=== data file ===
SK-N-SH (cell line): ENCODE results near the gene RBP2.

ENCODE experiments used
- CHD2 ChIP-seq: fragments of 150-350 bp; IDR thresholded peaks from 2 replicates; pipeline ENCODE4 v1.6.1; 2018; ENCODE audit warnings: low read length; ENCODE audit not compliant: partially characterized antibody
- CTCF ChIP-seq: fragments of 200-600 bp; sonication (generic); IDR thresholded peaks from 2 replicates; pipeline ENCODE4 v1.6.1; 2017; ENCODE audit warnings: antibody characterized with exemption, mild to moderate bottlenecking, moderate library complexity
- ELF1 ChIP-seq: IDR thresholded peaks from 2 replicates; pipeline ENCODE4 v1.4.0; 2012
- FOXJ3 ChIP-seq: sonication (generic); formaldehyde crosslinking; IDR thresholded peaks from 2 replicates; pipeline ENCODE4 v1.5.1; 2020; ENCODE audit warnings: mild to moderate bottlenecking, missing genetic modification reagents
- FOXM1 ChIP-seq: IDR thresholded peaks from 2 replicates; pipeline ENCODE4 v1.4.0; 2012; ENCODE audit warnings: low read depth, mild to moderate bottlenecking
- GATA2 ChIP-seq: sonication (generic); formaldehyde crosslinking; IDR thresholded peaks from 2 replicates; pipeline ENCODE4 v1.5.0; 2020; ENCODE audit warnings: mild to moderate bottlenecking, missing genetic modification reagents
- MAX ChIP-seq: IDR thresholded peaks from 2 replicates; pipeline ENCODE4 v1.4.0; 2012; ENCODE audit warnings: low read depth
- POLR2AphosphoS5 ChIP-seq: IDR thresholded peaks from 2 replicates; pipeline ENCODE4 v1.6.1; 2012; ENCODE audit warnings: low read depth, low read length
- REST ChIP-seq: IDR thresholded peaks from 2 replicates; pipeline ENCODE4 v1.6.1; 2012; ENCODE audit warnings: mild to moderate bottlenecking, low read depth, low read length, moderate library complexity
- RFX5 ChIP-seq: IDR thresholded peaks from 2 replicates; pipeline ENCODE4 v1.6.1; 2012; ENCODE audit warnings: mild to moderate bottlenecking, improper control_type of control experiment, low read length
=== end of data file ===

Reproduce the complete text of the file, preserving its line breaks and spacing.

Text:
SK-N-SH (cell line): ENCODE results near the gene RBP2.

ENCODE experiments used
- CHD2 ChIP-seq: fragments of 150-350 bp; IDR thresholded peaks from 2 replicates; pipeline ENCODE4 v1.6.1; 2018; ENCODE audit warnings: low read length; ENCODE audit not compliant: partially characterized antibody
- CTCF ChIP-seq: fragments of 200-600 bp; sonication (generic); IDR thresholded peaks from 2 replicates; pipeline ENCODE4 v1.6.1; 2017; ENCODE audit warnings: antibody characterized with exemption, mild to moderate bottlenecking, moderate library complexity
- ELF1 ChIP-seq: IDR thresholded peaks from 2 replicates; pipeline ENCODE4 v1.4.0; 2012
- FOXJ3 ChIP-seq: sonication (generic); formaldehyde crosslinking; IDR thresholded peaks from 2 replicates; pipeline ENCODE4 v1.5.1; 2020; ENCODE audit warnings: mild to moderate bottlenecking, missing genetic modification reagents
- FOXM1 ChIP-seq: IDR thresholded peaks from 2 replicates; pipeline ENCODE4 v1.4.0; 2012; ENCODE audit warnings: low read depth, mild to moderate bottlenecking
- GATA2 ChIP-seq: sonication (generic); formaldehyde crosslinking; IDR thresholded peaks from 2 replicates; pipeline ENCODE4 v1.5.0; 2020; ENCODE audit warnings: mild to moderate bottlenecking, missing genetic modification reagents
- MAX ChIP-seq: IDR thresholded peaks from 2 replicates; pipeline ENCODE4 v1.4.0; 2012; ENCODE audit warnings: low read depth
- POLR2AphosphoS5 ChIP-seq: IDR thresholded peaks from 2 replicates; pipeline ENCODE4 v1.6.1; 2012; ENCODE audit warnings: low read depth, low read length
- REST ChIP-seq: IDR thresholded peaks from 2 replicates; pipeline ENCODE4 v1.6.1; 2012; ENCODE audit warnings: mild to moderate bottlenecking, low read depth, low read length, moderate library complexity
- RFX5 ChIP-seq: IDR thresholded peaks from 2 replicates; pipeline ENCODE4 v1.6.1; 2012; ENCODE audit warnings: mild to moderate bottlenecking, improper control_type of control experiment, low read length